Isavia obtains water from utilities at each site and has not reused or recycled water from airport areas. In recent years, Isavia has also improved wastewater drainage at international airports, which is commonly connected to municipal drainage systems. In 2016, work was carried out on refurbishing wastewater drainage from the west part of Keflavík Airport, which drains into the sea. A two-stage pumping and filter station was built at Djúpavík south of Stafnes in Sandgerði and a new and longer outlet laid out to sea. In other respects, Isavia uses the sewage system of the municipalities in which each workplace is located, and the recipient is in all cases the sea, although the level of sewage cleaning may differ. Oil separators and settlement ponds receive most of the polluting materials that otherwise would end up in the sewage system.

Isavia is conscious of the importance of preserving the freshness and cleanliness of the groundwater in the surrounding area

Use of chemicals

Isavia uses both natural and biodegradable chemicals at Iceland’s airports for the purposes of de-icing. Sand is used at domestic airports, except for 4,000 litres of de-icing material at Akureyri Airport. De-icing material is used at Keflavík Airport.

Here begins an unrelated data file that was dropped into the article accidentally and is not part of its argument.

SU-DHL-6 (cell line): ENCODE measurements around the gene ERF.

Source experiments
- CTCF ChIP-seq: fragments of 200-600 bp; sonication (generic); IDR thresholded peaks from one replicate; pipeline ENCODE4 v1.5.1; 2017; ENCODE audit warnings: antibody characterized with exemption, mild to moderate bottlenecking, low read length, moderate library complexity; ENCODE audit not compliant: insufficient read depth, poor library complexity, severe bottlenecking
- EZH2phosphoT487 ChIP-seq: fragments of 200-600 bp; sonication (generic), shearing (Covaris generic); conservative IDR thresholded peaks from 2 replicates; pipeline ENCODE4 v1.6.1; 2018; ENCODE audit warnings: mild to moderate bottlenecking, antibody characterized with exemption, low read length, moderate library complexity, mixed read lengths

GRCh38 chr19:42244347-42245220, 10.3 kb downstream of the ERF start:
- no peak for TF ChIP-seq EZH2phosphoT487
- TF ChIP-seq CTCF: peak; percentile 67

Isavia has been using Clearway F1 de-icing fluid and Clearway SF3 de-icing granules. De-icing substances are either based on sodium formate or potassium formate and bear the Blue Angel ecolabel. They are biodegradable and have a low toxicity effect on water. They meet all mandatory environmental and ecological requirements.

The use of de-icing materials has increased between years, which is attributable to some extent to the fact that the number of stands subject to winter services has increased due to the fact that there are a greater number of remote stands than before and also due to the weather.

Quantity of de-icing substances in airports GRI G4-A06

Clearway SF3 de-icing grains27 tonnes58 tonnes123 tonnes129 tonnes
Clearway F1 de-icing liquid54.300 litres79.959 litres216.000 litres438.000 litres

The Environment Agency Isavia airport zones are as diverse as regards ecosystems as they are numerous. The Reykjanes peninsula is a UNESCO Global Geopark and, as such, is of major significance as regards geological formations, some of which are unique. The best-known example thereto is probably how well one can see the plate boundaries of the Eurasian and North American plates. Although there are no geological formations at Keflavík Airport, it is certainly located in an extremely geologically important area.

For years, Isavia has been closely monitoring wildlife within airport areas and has analysed adjacent airport environments in terms of the presence of animals and birds. The appearance of wildlife varies greatly from airport to airport, as the respective areas differ in vegetation and food supply. An important part of airport operations involves taking measures to reduce the risk for air passengers and reduce the likelihood of collisions between wildlife and aircraft. This is done by applying a variety of deterrence methods, e.g. habitat management.